Prepping For Pandemic, Biohazards And Terrorism
In a state of emergency, first responders and doctors are the ones on the scene to provide help. Earlier this week, the Reno-Sparks Tribal Health Center held a drill to train providers for a potential crisis. Reno Public Radio’s Anh Gray has the details.
In this particular drill, the Tribal Health Center simulated a flu pandemic. Stacey Montooth with the Reno-Sparks Indian Colony says this training helps providers prepare for variety of emergencies.
“It could be small pox, it could be flu, it could be any kind of a virus, God forbid some kind of a biohazard, something related to terrorism that’s intentional," Montooh says. "If any of those outlandish scenarios were to take place, then the Washoe County Health District would call a state of emergency.”
The Tribal Health Center is one of several facilities designated to help in a state of emergency.
Trooper Duncan Dauber with the Nevada Highway Patrol also assisted with the drill.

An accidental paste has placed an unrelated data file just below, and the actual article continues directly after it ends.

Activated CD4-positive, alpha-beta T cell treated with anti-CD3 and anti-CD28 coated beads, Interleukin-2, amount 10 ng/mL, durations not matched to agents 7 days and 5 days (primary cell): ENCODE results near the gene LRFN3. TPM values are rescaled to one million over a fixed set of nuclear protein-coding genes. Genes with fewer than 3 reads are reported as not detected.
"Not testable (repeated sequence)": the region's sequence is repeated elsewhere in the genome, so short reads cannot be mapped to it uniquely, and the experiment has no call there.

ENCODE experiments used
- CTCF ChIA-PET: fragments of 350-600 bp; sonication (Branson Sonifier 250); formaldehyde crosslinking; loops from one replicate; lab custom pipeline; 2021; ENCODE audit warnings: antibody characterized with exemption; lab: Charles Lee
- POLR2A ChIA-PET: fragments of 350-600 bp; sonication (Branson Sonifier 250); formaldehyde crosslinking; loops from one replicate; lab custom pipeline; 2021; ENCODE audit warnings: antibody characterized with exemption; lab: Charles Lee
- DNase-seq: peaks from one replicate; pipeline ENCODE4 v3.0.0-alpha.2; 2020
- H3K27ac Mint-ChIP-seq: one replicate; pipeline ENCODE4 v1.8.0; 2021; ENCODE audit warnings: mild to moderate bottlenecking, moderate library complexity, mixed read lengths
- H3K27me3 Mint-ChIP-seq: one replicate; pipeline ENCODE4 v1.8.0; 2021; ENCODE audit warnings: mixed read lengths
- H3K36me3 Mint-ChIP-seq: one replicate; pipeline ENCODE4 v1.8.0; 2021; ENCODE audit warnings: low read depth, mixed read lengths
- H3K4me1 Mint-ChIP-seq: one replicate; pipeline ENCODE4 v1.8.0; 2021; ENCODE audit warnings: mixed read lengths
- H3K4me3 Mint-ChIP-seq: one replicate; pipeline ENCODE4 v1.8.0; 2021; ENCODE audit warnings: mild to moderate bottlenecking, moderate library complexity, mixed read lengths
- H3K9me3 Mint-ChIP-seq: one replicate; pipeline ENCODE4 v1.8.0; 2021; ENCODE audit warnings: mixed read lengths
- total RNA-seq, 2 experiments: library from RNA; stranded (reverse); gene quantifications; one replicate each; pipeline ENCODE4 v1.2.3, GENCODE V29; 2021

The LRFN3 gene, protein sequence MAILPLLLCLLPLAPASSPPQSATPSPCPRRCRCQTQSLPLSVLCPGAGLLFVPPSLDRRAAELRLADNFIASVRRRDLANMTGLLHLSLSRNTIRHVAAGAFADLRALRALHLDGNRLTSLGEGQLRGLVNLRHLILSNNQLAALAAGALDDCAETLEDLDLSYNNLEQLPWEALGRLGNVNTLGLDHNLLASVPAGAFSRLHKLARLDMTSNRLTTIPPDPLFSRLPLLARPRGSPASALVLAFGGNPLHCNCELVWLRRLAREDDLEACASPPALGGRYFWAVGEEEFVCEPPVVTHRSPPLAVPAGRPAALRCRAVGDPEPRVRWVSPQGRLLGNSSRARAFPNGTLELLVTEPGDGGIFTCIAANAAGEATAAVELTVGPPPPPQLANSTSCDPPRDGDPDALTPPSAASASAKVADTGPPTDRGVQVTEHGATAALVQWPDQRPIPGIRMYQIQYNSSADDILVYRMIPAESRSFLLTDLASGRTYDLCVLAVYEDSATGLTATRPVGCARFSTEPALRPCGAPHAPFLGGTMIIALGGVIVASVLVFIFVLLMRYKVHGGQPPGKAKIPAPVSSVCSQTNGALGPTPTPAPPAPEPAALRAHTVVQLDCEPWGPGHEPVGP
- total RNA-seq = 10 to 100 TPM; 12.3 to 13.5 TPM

“We are transportation, a major part of assisting these supplies, to make sure they get to where they need to go as quickly and as safely as possible,” Dauber says.
For the exercise, Dauber oversaw the delivery of hundreds of the flu shots, which were actually given to participating patients.
Tanya Hernandez lives at the Reno-Sparks Indian Colony and received an emergency alert system message about the drill. She says she’s glad the center is a site that all people, including non-Natives, can go to during a state of emergency.
“It’s for the community and that’s as it should be here," Hernandez explains, "we want everybody to feel comfortable coming here.”
The Tribal Health Center has the capacity to vaccinate about 150 people per hour in the event of an outbreak.